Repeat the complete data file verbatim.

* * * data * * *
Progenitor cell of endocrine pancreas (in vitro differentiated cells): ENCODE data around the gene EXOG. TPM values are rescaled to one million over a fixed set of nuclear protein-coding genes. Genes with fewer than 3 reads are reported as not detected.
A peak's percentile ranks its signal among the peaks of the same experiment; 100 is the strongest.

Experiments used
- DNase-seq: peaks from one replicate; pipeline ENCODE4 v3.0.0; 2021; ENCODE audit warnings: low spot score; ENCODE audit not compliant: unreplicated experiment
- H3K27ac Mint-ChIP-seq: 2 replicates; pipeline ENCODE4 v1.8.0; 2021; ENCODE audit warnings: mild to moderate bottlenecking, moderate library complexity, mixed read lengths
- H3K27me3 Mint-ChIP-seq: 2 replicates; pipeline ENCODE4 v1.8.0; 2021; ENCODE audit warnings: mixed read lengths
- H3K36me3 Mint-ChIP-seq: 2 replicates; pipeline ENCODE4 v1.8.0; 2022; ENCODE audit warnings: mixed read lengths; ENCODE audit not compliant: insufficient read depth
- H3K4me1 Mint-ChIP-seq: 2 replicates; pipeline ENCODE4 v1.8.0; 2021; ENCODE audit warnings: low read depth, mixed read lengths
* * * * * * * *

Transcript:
Progenitor cell of endocrine pancreas (in vitro differentiated cells): ENCODE data around the gene EXOG. TPM values are rescaled to one million over a fixed set of nuclear protein-coding genes. Genes with fewer than 3 reads are reported as not detected.
A peak's percentile ranks its signal among the peaks of the same experiment; 100 is the strongest.

Experiments used
- DNase-seq: peaks from one replicate; pipeline ENCODE4 v3.0.0; 2021; ENCODE audit warnings: low spot score; ENCODE audit not compliant: unreplicated experiment
- H3K27ac Mint-ChIP-seq: 2 replicates; pipeline ENCODE4 v1.8.0; 2021; ENCODE audit warnings: mild to moderate bottlenecking, moderate library complexity, mixed read lengths
- H3K27me3 Mint-ChIP-seq: 2 replicates; pipeline ENCODE4 v1.8.0; 2021; ENCODE audit warnings: mixed read lengths
- H3K36me3 Mint-ChIP-seq: 2 replicates; pipeline ENCODE4 v1.8.0; 2022; ENCODE audit warnings: mixed read lengths; ENCODE audit not compliant: insufficient read depth
- H3K4me1 Mint-ChIP-seq: 2 replicates; pipeline ENCODE4 v1.8.0; 2021; ENCODE audit warnings: low read depth, mixed read lengths